Rose Ejembi, Makurdi
Benue State Governor Samuel Ortom has urged the Soil Science Society of Nigeria (SSSN) to collaborate with the Federal Ministry of Agriculture to find a lasting solution to the underlying causes of the seasonal migration of herdsmen and their cows from the North to the South and back.
The governor also called on the Federal Government to dump the controversial idea of the proposed RUGA (Rural Grazing Areas) settlements and instead seek solutions to the issue of desert encroachment and lack of sufficient vegetation, which he indicated are responsible for the movements of nomadic herdsmen around the country.
Represented by his deputy, Engr. Benson Abounu, at the 43rd annual conference of the Soil Science Society of Nigeria being held at the Federal University of Agriculture, (FUAM) Makurdi, the Governor said desert encroachment could be remedied as was done in Israel, where a complete desert was transformed into a rich agricultural hub that now feeds the rest of the world.
“If the sandy Negev desert, which had no water or vegetation, could be so transformed, there is no reason the same cannot be done in the north of Nigeria, where there is water and vegetation but where the only problem is desert encroachment,” he stated.
Declaring the conference open, Ortom, Abounu, speaking on behalf of the governor, enjoined the Federal Ministry of Agriculture and Natural Resources to engage the services of the SSSN to study the soil in the far North bedevilled by desert encroachment, and find solutions to the problem.
He expressed the assurance that if this is done, it would check the encroachment of the desert, and help transform the North into a rich vegetation belt, ideal for pastures and crop cultivation as is the case in the south of the country.
The governor charged soil scientists in the country to rise to the challenge of meeting the growing demand for food occasioned by the negative impact of climate change on food and nutrition and the limitations imposed by insecurity.
He said the idea of establishing RUGA settlements for herdsmen from the North and their brothers from Mali, Senegal, Niger and Libya was not a solution to the herder-farmer conflict in the country, but rather a great danger that could lead to its disintegration.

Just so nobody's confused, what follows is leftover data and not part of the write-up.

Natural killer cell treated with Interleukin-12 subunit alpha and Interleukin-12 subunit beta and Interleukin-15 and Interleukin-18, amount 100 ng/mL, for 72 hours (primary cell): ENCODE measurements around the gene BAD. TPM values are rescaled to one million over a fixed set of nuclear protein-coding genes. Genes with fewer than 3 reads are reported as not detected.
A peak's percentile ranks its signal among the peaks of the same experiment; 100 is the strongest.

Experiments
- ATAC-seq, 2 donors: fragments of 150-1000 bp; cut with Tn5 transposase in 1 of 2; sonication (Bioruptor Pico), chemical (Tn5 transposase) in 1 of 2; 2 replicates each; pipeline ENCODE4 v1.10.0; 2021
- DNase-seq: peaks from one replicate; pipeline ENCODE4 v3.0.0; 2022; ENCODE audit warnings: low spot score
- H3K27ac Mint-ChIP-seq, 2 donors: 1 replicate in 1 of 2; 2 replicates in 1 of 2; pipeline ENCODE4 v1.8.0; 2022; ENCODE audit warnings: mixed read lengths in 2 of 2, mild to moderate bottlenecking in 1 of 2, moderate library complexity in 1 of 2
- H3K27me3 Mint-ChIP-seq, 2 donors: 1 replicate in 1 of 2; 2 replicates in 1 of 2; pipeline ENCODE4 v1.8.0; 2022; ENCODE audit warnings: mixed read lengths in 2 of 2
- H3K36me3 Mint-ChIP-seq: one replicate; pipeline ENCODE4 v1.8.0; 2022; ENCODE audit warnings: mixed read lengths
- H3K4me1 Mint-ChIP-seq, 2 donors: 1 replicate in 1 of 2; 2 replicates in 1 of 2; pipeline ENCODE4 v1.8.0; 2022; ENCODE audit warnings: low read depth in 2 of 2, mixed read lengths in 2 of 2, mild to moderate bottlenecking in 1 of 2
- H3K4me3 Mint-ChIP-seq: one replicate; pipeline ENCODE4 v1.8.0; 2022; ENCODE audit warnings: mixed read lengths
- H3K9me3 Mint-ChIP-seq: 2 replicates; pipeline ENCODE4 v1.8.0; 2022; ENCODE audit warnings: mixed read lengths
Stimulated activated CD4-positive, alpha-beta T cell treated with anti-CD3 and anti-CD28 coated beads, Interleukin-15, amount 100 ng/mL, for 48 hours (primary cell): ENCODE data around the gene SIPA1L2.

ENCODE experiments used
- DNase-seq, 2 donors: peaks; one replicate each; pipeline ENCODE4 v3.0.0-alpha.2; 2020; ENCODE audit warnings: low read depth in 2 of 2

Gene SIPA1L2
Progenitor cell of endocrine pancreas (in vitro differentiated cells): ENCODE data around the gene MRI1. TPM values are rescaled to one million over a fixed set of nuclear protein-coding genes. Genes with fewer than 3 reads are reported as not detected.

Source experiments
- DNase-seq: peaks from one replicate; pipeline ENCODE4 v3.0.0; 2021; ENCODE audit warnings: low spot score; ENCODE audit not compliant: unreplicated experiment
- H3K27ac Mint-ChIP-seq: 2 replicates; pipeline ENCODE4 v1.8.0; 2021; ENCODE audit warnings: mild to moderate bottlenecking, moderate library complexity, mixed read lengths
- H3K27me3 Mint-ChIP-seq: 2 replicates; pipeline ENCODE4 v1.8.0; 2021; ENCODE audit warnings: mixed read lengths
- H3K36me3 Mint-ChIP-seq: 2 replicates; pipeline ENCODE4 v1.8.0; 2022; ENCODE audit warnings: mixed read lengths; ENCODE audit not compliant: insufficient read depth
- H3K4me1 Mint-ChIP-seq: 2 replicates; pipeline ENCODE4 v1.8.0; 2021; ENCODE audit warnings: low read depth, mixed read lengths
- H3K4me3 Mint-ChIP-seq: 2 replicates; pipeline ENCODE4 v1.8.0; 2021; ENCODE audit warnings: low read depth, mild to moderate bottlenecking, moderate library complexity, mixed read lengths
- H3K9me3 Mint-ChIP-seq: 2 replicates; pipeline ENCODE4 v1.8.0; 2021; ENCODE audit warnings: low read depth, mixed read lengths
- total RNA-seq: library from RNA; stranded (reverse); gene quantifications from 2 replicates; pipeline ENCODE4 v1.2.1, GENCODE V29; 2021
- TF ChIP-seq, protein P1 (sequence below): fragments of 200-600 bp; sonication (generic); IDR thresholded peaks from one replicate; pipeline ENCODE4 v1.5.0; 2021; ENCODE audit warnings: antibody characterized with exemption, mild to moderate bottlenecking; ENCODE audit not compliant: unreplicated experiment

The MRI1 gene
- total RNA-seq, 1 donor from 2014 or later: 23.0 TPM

He called on the Soil Science Society of Nigeria and the broader scientific community to give more attention to the effective and practical application of their scientific findings, instead of concentrating more on paperwork.
Earlier in his speech, SSSN President Prof. Bashiru Raji said the theme of the conference, ‘Understanding Nigerian soils for sustainable food and nutrition, security and healthy environment,’ was chosen to reflect the topical issue of soil management in enhancing food and nutrition security in the face of climate change, rising insecurity, kidnapping and increasing herdsmen and farmers clashes.
Raji posited that soil management strategies are key factors in climate change mitigation and adaptation into the farming system, stressing that significant advances have been made in technologies of agroforestry that can help in the mitigation and adaptation to climate change and eliminate rising clashes between herdsmen and farmers.
He explained that the conference affords members of the society opportunity to interact professionally with each other, share research findings, and cultivate enduring collaborations with each other.
Highlight of the conference was the conferring of an honourary Fellow of the Soil Science Society of Nigeria to Governor Ortom for his outstanding contributions to agricultural development in the country.
There was several goodwill messages delivered from many personalities, organisations and agencies, among them the Vice Chancellor, Federal University of Agriculture, Makurdi, Prof. Anande Kimbir; the President, Nigeria Institute of Soil Science, Prof. Ogunkunle; permanent secretaries, Federal Ministries of Agriculture and Natural Resources and rural Development, and that of the federal ministry of Environment.